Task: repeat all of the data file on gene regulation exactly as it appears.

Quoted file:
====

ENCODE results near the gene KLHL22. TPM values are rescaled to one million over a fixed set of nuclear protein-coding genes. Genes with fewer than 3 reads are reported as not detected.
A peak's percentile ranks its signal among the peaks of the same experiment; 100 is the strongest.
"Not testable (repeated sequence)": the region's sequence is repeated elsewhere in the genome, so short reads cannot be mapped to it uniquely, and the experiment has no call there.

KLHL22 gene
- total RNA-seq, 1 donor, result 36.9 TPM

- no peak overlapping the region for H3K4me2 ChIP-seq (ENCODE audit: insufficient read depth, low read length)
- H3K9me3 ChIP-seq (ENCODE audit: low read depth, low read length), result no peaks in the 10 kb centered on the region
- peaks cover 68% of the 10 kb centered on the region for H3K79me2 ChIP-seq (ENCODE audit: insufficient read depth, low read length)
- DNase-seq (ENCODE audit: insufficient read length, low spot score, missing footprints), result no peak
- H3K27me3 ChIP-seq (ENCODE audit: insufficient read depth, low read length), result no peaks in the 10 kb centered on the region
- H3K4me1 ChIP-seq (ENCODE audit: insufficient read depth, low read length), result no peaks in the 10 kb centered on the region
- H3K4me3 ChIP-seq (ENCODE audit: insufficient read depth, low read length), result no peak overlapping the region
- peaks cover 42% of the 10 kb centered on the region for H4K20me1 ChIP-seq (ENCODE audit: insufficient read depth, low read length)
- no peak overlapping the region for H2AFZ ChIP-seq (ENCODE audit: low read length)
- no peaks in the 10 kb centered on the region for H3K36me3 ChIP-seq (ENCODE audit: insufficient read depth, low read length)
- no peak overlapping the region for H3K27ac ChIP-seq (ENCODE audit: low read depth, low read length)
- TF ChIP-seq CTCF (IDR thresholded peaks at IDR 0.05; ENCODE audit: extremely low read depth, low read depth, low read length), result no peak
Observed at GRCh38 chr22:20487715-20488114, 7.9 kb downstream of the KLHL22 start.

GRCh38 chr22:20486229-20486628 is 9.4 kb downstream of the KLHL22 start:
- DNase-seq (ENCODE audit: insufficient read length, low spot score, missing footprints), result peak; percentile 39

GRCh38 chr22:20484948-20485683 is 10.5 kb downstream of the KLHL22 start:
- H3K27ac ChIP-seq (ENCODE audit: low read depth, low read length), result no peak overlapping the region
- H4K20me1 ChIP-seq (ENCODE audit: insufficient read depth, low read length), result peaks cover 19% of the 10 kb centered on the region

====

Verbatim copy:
ENCODE results near the gene KLHL22. TPM values are rescaled to one million over a fixed set of nuclear protein-coding genes. Genes with fewer than 3 reads are reported as not detected.
A peak's percentile ranks its signal among the peaks of the same experiment; 100 is the strongest.
"Not testable (repeated sequence)": the region's sequence is repeated elsewhere in the genome, so short reads cannot be mapped to it uniquely, and the experiment has no call there.

KLHL22 gene
- total RNA-seq, 1 donor, result 36.9 TPM

- no peak overlapping the region for H3K4me2 ChIP-seq (ENCODE audit: insufficient read depth, low read length)
- H3K9me3 ChIP-seq (ENCODE audit: low read depth, low read length), result no peaks in the 10 kb centered on the region
- peaks cover 68% of the 10 kb centered on the region for H3K79me2 ChIP-seq (ENCODE audit: insufficient read depth, low read length)
- DNase-seq (ENCODE audit: insufficient read length, low spot score, missing footprints), result no peak
- H3K27me3 ChIP-seq (ENCODE audit: insufficient read depth, low read length), result no peaks in the 10 kb centered on the region
- H3K4me1 ChIP-seq (ENCODE audit: insufficient read depth, low read length), result no peaks in the 10 kb centered on the region
- H3K4me3 ChIP-seq (ENCODE audit: insufficient read depth, low read length), result no peak overlapping the region
- peaks cover 42% of the 10 kb centered on the region for H4K20me1 ChIP-seq (ENCODE audit: insufficient read depth, low read length)
- no peak overlapping the region for H2AFZ ChIP-seq (ENCODE audit: low read length)
- no peaks in the 10 kb centered on the region for H3K36me3 ChIP-seq (ENCODE audit: insufficient read depth, low read length)
- no peak overlapping the region for H3K27ac ChIP-seq (ENCODE audit: low read depth, low read length)
- TF ChIP-seq CTCF (IDR thresholded peaks at IDR 0.05; ENCODE audit: extremely low read depth, low read depth, low read length), result no peak
Observed at GRCh38 chr22:20487715-20488114, 7.9 kb downstream of the KLHL22 start.

GRCh38 chr22:20486229-20486628 is 9.4 kb downstream of the KLHL22 start:
- DNase-seq (ENCODE audit: insufficient read length, low spot score, missing footprints), result peak; percentile 39

GRCh38 chr22:20484948-20485683 is 10.5 kb downstream of the KLHL22 start:
- H3K27ac ChIP-seq (ENCODE audit: low read depth, low read length), result no peak overlapping the region
- H4K20me1 ChIP-seq (ENCODE audit: insufficient read depth, low read length), result peaks cover 19% of the 10 kb centered on the region